The caravan completed its’ crossing of the state of Indiana and is starting across Illinois. America was on the move. They have come over 600 miles from Rockbridge County in Virginia on their own journey. These things are not on the mind of these fifty weary travelers, headed for Saint Charles County in Missouri, of which the enslaved Archer Alexander is a member. In 1876, the Emancipation Monument in Washington, D.C. was the vision of thousands of the formerly enslaved people that President Lincoln had helped free. The monument with Archer Alexander (1806-1880) portrays a slave who has worked to free himself, has broken and thrown off his shackles and is seen rising with the vision of the future on his face. The face of freedom.
Next day came through Vincennes, a beautifully situated town, on the bank of the Wabash, with a number of fine brick houses and some miserable old French dwellings. Here we obtained the first sight of a beautiful prairie, a noble sight. The Wabash is a fine stream, smooth, gentle and magnificent. Crossed on a good ferry, a decent ferryman. Ferriage $1.62-1/2.
William Clark’s older brother, Lieutenant Colonel George Rogers Clark, and others created a plan to capture the French forts that the British occupied after Louisiana was ceded. After Kaskaskia was captured by Clark, Lieutenant Governor Henry Hamilton sent British soldiers and reinforcements from Detroit to Fort Vincennes and helped to rebuild the fort. During our Revolutionary War the Patriots won the Battle of Vincennes on February 23–24, 1779. Although the Americans would remain in control of Vincennes, it took years to establish peace. By 1798, the population had reached 2,500. Vincennes was no longer considered a trading outpost, but a thriving city. In 1826, a party of 500 Shawnee Indians passed through Vincennes, Tecumseh and his younger brother, also known as The Prophet, were among them.
Vincennes was founded as part of the French colony of New France. Later on, it would be transferred to the colony of Louisiana. Several years later, when France lost the French and Indian War it was ceded to the British. As the French colonials pushed north from Louisiana and south from Canada, British colonists continued to push west. In addition, British traders lured away many of Indians who had traded with the Canadians. The population grew quickly in the years that followed, resulting in a unique culture of interdependent the American Indians, British and American colonials. Its commerce was fueled by fur traders.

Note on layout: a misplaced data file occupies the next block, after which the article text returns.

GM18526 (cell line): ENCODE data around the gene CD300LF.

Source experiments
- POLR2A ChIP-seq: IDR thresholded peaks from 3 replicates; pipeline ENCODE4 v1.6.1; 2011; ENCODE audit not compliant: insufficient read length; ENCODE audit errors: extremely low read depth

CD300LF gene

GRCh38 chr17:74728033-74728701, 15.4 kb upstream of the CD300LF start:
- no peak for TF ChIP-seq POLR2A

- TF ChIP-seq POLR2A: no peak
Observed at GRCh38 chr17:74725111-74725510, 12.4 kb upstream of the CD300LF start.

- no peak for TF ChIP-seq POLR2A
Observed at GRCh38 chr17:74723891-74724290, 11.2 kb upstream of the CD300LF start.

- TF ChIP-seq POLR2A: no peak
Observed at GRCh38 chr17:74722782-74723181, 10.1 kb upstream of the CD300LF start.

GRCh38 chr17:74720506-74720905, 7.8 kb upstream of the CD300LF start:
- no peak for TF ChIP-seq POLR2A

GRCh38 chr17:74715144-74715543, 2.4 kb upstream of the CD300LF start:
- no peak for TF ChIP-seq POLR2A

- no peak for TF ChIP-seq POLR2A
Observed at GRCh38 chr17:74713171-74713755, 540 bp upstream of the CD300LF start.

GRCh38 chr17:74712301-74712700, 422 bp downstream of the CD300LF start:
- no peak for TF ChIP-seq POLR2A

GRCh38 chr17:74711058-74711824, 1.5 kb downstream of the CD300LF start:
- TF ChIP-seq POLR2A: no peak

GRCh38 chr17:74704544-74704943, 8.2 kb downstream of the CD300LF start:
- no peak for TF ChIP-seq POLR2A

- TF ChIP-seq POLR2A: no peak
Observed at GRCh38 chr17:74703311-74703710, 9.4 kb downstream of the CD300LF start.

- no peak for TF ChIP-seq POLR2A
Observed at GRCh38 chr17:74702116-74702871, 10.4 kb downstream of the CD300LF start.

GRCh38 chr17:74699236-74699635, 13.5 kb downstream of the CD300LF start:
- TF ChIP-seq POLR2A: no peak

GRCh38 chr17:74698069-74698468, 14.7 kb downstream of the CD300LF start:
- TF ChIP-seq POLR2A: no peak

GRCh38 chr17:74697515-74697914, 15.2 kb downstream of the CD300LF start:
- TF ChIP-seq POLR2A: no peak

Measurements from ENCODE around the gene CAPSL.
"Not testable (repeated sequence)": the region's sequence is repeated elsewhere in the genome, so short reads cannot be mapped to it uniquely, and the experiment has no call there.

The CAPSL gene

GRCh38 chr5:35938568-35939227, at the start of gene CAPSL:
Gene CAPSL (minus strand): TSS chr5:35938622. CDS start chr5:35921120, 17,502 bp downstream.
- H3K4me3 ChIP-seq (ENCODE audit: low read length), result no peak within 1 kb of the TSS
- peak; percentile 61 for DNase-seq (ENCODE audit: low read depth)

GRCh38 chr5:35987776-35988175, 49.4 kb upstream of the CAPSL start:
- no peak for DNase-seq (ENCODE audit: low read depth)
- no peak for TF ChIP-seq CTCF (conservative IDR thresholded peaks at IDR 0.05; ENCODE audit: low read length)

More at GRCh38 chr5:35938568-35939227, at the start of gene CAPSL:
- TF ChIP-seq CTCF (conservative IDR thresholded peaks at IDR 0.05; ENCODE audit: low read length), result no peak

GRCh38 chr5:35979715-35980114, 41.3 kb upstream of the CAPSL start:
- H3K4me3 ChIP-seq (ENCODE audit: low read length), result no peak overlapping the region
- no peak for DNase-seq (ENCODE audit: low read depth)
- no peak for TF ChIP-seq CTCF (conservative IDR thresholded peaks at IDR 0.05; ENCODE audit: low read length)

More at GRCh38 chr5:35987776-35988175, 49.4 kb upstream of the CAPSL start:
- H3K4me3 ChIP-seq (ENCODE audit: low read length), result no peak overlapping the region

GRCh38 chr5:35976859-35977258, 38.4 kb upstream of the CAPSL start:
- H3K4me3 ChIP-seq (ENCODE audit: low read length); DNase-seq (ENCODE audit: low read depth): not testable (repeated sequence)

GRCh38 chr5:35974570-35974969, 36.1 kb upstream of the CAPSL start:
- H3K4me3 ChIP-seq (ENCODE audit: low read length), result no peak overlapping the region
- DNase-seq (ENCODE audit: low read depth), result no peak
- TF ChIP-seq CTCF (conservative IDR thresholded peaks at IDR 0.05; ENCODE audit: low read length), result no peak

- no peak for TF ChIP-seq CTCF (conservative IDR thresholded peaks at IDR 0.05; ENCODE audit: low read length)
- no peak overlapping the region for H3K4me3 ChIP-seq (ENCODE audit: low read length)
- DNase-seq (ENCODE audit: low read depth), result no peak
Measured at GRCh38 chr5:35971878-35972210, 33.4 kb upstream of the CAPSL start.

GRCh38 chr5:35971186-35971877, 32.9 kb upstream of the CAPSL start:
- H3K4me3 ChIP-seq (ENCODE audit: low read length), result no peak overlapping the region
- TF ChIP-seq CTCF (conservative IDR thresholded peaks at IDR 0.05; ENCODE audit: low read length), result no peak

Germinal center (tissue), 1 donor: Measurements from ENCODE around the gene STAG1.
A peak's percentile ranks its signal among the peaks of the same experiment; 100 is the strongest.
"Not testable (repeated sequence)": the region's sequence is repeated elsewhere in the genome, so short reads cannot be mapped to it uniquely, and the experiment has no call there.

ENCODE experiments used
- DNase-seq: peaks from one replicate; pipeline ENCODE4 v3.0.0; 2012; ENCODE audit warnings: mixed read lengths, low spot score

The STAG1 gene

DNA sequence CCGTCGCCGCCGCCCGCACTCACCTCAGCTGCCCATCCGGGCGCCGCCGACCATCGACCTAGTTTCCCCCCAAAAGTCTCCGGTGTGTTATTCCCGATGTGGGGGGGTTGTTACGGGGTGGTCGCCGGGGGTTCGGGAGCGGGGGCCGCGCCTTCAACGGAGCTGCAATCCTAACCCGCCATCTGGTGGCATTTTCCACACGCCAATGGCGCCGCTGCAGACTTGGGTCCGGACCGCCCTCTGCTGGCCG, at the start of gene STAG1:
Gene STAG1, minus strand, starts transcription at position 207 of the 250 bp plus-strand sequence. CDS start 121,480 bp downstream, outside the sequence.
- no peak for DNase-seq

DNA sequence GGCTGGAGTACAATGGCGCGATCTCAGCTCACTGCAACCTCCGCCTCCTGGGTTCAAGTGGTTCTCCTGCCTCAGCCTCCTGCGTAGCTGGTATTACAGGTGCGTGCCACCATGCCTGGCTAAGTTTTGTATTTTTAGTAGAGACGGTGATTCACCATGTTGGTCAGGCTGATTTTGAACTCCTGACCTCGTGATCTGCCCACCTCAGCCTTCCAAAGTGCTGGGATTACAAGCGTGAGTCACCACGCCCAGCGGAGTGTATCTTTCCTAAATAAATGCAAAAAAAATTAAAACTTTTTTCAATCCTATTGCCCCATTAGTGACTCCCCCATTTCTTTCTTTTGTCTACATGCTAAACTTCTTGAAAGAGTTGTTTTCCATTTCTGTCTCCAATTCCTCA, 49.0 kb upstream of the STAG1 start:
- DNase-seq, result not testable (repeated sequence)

Set foot in Illinois. Soon entered a fine prairie, the greater part of which is sometimes overflowed so as to make the Wabash five miles wide. People rather more cleanly in their persons and house than in Indiana. More marks of industry. Encamped at Sheildier’s Orchard. The country is alternated prairie and woods. Some of them glorious views. Passed through Lawrenceville, the county seat of Lawrence county, a small town of twenty houses on the Ambrose (Embarrass) River.*
We build monuments to our many American heroes. Each is erected to share the story of someone’s heroism. These monuments share a story, and allow us to hear the voice of the people portrayed. Placed there by those who want these people and their heroic deeds remembered throughout history and forever more. If one does not take the time to stop and learn the true story, and listen to the voices of those portrayed… its’ purpose may be lost.
Learn the Hidden History of the Emancipation Monument from historians, researchers and authors. Marcia E. Cole tells the story of the former slave, Charlotte Scott, who conceived the idea of a memorial to President Lincoln paid for solely by former slaves and Black soldiers. Candace O’Connor explains the important work of the often overlooked Rev. William Greenleaf Eliot and the Western Sanitary Commission. Dorris Keeven-Franke shares details of the real-life Archer Alexander portrayed rising in the monument alongside President Lincoln. Carl Adams tells a little known story revealing Lincoln’s early thoughts and actions on slavery. And Jonathan White explores the powerful oratory delivered at the monument’s dedication by Frederick Douglass and a recently discovered Douglass letter shedding light on his views on the monument. The Emancipation Monument, also known as Freedom’s Memorial or the Lincoln Statue was dedicated in Washington, D.C. on April 14, 1876. It was paid for solely by donations from emancipated citizens and Black Union soldiers. Representative Eleanor Holmes Norton has introduced legislation requiring the National Park Service to remove the statue from its place in Lincoln Park and place it indoors in a museum. This educational video introduces the remarkable people who were part of this monument’s creation and hopes to convince viewers of the need to keep the Emancipation Monument standing, as it has for 144 years, as a testament to those who turned five dollars and a dream into a reality. https://www.youtube.com/watch?v=aPmOmdadEIQ&feature=youtu.be
*This is the journal of William Campbell (1805-1849) leading four families from Lexington, in Rockbridge County, Virginia to St. Charles County Missouri, written in 1829. This journal is located in the collections of the Leyburn Library, Special Collections and Archives, located at the Washington and Lee University, in Lexington, Virginia, and for which we are deeply indebted to Lisa McCown. Editor is Dorris Keeven-Franke.
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